Bridges do not just connect two far-off places; they serve a greater purpose. They minimize distance and help humans win over natural obstructions, rivers in particular. Building earthquake resistant buildings is important for human safety, but if a bridge is destroyed, connected places can be completely isolated from each other.
The 1989 San Francisco Bay Area earthquake suspended traffic for more than twenty hours because of the damage done to a bridge deck. In 2011, Japan suffered a major earthquake resulting in many bridge collapses, but the losses were minimized because the Japanese implemented earthquake resistant design practices. There have been many incidents in the US and other countries where post-earthquake studies have reported that a seismic design would have minimized the losses- or even absorbed the earthquake jolts.
The Design Considerations
While constructing bridges in earthquake prone areas, especially in the seismically active Zones III and IV of the Indian subcontinent, one thing we know in advance is that the chances of earthquakes occurring in such areas are very high. And that is the only thing we know because predicting earthquakes is not yet possible.
While designing bridges in earthquake prone areas following things must be considered.
Earthquake history of the region is a major factor that needs due attention from engineers. If a particular seismic zone experiences earthquakes of different magnitudes periodically, historical facts will help in predicting the most probable times of the year when an earthquake can happen. Obviously, you do not want to construct a bridge at the time when the chances of earthquake are high. Bridge building for earthquake areas needs extensive study of the earthquake history of the region.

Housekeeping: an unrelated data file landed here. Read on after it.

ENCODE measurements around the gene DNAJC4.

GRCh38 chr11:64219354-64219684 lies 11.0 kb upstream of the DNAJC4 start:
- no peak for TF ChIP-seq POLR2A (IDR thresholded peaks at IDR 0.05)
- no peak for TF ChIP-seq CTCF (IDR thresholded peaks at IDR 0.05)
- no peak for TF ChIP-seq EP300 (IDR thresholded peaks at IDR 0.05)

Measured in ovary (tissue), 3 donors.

Load Factors: Only dead and live loads are considered when designing bridges in non-earthquake zones. However, in quake prone areas, another force is of concern. This is called “seismic load,” and it includes the forces on the bridge due to acceleration produced by earthquake jolts. How do we fit seismic load in our design? Historical facts help us to determine the seismic load factor in our designs. In case a region has no earthquake history, a minimum load is considered in design, which varies from zone to zone.
Seismic retrofitting is what modern technology has to offer. It not only makes old bridges resistant to earthquakes, but also helps in cost reduction. (Constructing a new bridge is always a time and resource consuming practice.) After a detailed seismic performance evaluation, retrofitting is carried out on old or weak bridges using methods such as friction damper systems, carbon fiber plastic reinforcements, and external prestressing, as well as improving soil properties to keep a check on ground motion. Seismic retrofitting is a relatively new technique but the Civil Engineering societies and associations across the world are promoting it because this is going to save money, time, and resources, without compromising the reliability and safety factor.
Minimizing Risk - The Bottomline
Japan, the pioneer of earthquake engineering, lost many lives and suffered huge property loss in 2011. Mastering technology is something that we humans can do, but the bottom line is that we cannot beat nature. This does not mean we should be pessimistic or passive; it means that we need to put our best foot forward and try to minimize the risk. Earthquakes won’t affect us as much if we are prepared, and the best preparation at this time is to implement earthquake resistant design practices and to make the best use of seismic retrofitting technology. An optimistic approach and staying updated with information related to seismic zones and seismic design considerations will definitely help to build better and more stable bridges.
Eathquake Engineering, Curee.org
Seismic Retrofitting of existing buildings, Icomos.org
Economical Design of Earthquake Resistant Bridges, IITK
SF Bridge Retrofitting, Wikipedia